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A Better Brew: Drinking Beer Sustainably

Let’s look into the sustainability of our beer. At least 5,000 years old, beer is the fourth most popular beverage in the world. We need to reduce the environmental impact of beer-making to prevent climate change, which threatens to make beer taste bad by making some ingredients less widely available.

Adult Americans drink, on average, about 28 gallons of beer each year. Clearly, we treasure our beer, but how does our beloved barley-based beverage treat the environment? The beer drunk each year in Oregon alone is estimated to generate greenhouse gases equivalent to 42,817 passenger vehicles. Is that because beer is bad for the environment or because we drink so much of it?


In a survey of brewing lifecycle analyses (LCAs), growing and processing raw materials contributed 22% of beer’s carbon footprint. Beer has very few ingredients; traditionally, only water, malted barley, yeast, and hops are used. Although water makes up most of the volume of beer, it is not the most significant ingredient. It takes at least 4 liters of water to make 1 liter of beer, but a liter of hard alcohol takes 34 liters of water and a single cup of coffee requires 140 liters.

Malted barley contributes the most to the footprint of beer’s ingredients. Agricultural impacts of barley account for about two-thirds of its footprint, while the malting process accounts for most of the rest – primarily as a result of energy use.

Hops are responsible for an insignificant share of beer’s climate impact because they are used in such a small quantity relative to barley. For all agricultural products, organic farming methods can reduce carbon footprints, minimize impacts on soil and wildlife, and eliminate the use of industrially made petroleum-based agrichemicals and their attendant impacts.


Brewing contributes on average around 10% of beer’s environmental footprint, but depending on the brewery’s energy source and the efficiency of its operations, it can be as high as 28%. In general, industrial beer manufacturers are twice as efficient as craft brewers, but they don’t have to be. In August 2000, New Belgium announced that its Fat Tire Amber Ale was the first carbon-neutral beer and BrewDog claimed to be the first carbon-negative business.

Although not significant to the carbon footprint, brewery waste can be an important environmental impact. In addition to recycling traditional materials used in any industrial setting, sustainable breweries should compost spent barley or sell it for animal feed.

No life cycle analysis has been done to compare homebrewing to purchasing beer.

bottled beer and a glass of beer on a wooden table
According to the lifecycle analyses surveyed, beer’s packaging contributes the most to its carbon footprint, with bottled beer having the greatest impact. Beer on tap has the lowest — unless you drive to the pub. Image courtesy of Caravel-Productions on Pixabay.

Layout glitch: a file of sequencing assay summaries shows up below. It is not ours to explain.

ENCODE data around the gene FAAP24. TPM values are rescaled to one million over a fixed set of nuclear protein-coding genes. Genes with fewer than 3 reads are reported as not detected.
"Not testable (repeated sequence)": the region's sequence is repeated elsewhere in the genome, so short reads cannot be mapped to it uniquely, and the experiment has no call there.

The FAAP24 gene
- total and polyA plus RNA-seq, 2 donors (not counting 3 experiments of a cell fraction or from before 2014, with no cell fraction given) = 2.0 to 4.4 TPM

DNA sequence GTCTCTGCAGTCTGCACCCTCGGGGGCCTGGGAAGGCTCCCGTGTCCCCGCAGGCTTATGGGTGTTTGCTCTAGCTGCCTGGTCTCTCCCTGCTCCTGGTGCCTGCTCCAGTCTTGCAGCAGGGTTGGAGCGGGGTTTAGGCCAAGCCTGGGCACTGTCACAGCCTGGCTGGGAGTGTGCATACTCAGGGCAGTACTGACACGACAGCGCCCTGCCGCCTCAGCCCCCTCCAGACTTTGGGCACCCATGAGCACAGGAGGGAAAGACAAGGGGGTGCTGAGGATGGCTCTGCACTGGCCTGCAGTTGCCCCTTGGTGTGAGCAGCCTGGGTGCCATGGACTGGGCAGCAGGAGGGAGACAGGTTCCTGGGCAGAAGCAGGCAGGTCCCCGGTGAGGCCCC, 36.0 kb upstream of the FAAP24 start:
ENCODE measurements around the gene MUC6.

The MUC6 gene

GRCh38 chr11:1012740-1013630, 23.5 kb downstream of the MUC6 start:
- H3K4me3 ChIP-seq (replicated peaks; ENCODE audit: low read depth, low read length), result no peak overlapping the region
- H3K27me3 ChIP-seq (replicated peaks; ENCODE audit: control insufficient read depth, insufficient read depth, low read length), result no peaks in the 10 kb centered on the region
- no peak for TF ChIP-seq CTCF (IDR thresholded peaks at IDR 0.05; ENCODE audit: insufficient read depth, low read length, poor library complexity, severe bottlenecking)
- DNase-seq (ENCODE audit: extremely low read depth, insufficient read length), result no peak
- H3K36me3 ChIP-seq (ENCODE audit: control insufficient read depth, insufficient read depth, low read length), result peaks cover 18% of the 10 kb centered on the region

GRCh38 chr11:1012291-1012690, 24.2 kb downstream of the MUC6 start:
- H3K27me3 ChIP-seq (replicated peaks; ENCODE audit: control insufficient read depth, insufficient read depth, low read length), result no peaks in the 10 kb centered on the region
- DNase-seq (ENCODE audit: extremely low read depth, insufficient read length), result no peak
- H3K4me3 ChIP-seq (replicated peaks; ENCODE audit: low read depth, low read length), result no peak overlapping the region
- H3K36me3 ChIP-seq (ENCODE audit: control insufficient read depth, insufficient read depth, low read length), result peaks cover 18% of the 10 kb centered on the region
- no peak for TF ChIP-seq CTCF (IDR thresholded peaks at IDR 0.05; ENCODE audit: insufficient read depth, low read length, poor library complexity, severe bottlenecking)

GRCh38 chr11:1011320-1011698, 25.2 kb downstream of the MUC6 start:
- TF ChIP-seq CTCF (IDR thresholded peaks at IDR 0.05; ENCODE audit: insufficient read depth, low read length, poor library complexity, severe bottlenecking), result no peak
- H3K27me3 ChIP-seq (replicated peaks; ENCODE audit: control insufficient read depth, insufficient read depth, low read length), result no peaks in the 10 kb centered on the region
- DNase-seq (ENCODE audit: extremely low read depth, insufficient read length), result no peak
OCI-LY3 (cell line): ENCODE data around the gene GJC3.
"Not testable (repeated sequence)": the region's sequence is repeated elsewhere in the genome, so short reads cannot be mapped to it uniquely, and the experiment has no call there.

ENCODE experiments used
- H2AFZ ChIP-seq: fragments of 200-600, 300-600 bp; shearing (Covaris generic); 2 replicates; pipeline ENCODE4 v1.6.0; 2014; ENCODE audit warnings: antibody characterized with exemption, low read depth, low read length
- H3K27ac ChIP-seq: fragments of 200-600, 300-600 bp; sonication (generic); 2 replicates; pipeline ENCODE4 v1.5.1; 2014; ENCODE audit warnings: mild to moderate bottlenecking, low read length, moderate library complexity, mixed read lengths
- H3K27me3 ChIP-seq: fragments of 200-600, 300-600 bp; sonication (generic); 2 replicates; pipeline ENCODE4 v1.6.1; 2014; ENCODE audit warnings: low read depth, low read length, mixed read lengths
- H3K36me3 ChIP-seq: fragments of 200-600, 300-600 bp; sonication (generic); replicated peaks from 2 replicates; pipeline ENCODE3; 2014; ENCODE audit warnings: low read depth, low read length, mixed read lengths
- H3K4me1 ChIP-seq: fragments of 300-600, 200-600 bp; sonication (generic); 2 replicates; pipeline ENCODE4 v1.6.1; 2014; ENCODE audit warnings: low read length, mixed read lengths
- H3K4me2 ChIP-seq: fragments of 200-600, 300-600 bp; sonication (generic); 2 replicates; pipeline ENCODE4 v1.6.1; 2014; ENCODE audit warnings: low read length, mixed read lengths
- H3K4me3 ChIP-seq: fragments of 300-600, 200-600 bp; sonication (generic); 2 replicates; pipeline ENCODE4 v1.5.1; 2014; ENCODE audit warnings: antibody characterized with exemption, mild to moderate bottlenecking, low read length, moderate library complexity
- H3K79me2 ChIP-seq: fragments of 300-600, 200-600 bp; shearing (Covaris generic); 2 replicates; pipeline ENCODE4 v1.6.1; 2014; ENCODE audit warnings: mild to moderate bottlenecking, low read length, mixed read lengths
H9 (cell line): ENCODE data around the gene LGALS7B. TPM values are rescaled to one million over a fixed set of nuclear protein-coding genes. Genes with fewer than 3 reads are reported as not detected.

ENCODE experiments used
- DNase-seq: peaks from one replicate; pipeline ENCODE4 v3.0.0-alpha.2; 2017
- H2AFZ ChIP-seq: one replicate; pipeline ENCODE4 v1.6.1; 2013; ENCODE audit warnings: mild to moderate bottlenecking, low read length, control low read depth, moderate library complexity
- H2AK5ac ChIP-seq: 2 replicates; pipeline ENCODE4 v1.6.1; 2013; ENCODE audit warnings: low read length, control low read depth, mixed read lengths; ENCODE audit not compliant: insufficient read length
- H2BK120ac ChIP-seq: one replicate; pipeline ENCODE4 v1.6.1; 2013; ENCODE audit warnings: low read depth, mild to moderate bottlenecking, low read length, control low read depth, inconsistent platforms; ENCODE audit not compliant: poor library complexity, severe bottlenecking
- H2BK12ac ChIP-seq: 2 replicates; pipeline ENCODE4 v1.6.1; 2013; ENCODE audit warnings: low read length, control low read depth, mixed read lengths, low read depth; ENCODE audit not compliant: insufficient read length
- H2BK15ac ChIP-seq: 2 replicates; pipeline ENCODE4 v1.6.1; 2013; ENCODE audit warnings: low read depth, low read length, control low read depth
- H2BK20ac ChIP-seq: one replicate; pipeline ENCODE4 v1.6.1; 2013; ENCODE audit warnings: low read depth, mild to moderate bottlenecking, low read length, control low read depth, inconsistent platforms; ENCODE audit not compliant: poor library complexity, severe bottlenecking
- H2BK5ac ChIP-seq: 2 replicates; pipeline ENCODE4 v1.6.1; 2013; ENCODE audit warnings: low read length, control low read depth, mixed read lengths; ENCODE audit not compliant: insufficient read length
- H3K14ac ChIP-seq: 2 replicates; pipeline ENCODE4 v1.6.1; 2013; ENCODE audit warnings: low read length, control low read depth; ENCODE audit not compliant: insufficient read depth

What you put beer into matters most to the overall environmental cost of beer. Across 15 LCAs, packaging contributed the most to beer’s footprint – on average, 40% – although it was also the most variable.

The most sustainable container is the keg because they hold a lot of liquid and are almost universally reused. Although kegs are impractical for most home use, assuming you don’t drive to the pub, that makes drinking beer on tap the best choice for the planet. After kegs, the lowest impact container was the steel can, followed by aluminum cans.

While it may be dismaying to craft beer fans, glass bottles have the greatest negative impact due to the energy needed to make them. The impact of glass can be reduced by using recycled glass, and by reusing the bottles rather than recycling them. Although it was not included in the study, refilling growlers from home would further improve the impact of glass, since growlers not only hold more beer but tend to be reused more times than bottles. Reusing a glass container three times puts greenhouse gas emissions on par with aluminum cans.

Average contribution of each life cycle phase to the overall carbon footprint
The average contribution of each life cycle phase to the overall carbon footprint
of beer production. Image source

Bringing Beer Home

As is often true of food products, distribution is not as significant a factor as commonly believed. Despite being a heavy liquid often shipped in fragile glass containers, transport contributes on average only about 10% to beer’s carbon footprint. That’s good news if your favorite brew comes from far away, but if you have the option, buying local is better when other factors are equal.

Perhaps surprisingly, how you store beer makes a bigger difference than how you ship it. If both the retailer and the consumer refrigerate it, that can account for 18% of the beer’s footprint. Drinking beer as the British do, at cellar temperature instead of chilled, can make your beer more sustainable and enhance its flavor. If you must drink your beer ice cold, consider purchasing it unrefrigerated and only put it in the refrigerator at home as you drink it.

Bottom Line

As far as eco-vices go, beer drinking need not be a major source of guilt. Worry about your transportation footprint first, or even other beverages like tea. But drinking responsibly means more than just leaving the car parked.

Choose an organic-certified beer from a brewery that emphasizes sustainability in its operations, especially if the brewery is local. Drink your beer at cellar temperature on tap or from a growler. Reuse your containers, or if that is not an option, recycle them.

This article was originally published on June 3, 2021.

BtoB Central Staff
BtoB Central Staff
Btobcentral is dedicated to business news.


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